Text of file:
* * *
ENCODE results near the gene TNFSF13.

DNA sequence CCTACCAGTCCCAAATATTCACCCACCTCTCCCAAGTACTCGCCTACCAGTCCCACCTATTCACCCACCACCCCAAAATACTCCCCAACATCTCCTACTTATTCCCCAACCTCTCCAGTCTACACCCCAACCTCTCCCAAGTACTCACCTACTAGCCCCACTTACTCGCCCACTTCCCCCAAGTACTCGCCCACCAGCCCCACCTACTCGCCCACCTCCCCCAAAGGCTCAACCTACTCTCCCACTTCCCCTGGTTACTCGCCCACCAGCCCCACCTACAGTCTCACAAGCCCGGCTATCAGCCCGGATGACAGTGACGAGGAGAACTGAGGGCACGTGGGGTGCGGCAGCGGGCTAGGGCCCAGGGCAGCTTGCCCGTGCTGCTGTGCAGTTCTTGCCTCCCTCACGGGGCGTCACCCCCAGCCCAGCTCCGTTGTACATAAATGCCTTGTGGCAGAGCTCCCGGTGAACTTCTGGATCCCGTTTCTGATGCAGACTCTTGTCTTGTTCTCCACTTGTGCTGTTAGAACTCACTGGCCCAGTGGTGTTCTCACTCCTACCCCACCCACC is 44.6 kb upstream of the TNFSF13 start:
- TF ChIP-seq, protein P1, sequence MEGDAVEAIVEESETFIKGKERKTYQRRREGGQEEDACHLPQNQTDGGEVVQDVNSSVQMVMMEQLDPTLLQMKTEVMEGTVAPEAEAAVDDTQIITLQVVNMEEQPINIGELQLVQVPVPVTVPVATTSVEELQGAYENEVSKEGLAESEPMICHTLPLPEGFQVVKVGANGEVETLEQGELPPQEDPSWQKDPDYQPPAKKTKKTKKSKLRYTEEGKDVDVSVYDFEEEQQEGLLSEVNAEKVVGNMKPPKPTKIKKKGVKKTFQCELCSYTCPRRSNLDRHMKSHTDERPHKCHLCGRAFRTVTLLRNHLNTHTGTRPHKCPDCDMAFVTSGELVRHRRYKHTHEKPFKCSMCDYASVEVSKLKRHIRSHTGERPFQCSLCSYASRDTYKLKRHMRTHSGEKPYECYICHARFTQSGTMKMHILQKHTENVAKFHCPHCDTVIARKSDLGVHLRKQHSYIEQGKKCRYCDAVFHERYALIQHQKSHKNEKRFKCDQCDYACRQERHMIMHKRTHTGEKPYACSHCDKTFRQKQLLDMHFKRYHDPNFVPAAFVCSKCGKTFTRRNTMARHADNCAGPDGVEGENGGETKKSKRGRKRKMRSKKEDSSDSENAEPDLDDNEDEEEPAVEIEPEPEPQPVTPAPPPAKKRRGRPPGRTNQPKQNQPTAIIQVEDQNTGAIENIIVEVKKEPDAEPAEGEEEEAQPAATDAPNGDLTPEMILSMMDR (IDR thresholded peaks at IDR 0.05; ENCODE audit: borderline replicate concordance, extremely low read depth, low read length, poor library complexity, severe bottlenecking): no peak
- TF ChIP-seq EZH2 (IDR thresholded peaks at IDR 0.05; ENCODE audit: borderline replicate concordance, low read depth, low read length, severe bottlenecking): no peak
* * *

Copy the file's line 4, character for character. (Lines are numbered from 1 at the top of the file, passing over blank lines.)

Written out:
- TF ChIP-seq EZH2 (IDR thresholded peaks at IDR 0.05; ENCODE audit: borderline replicate concordance, low read depth, low read length, severe bottlenecking): no peak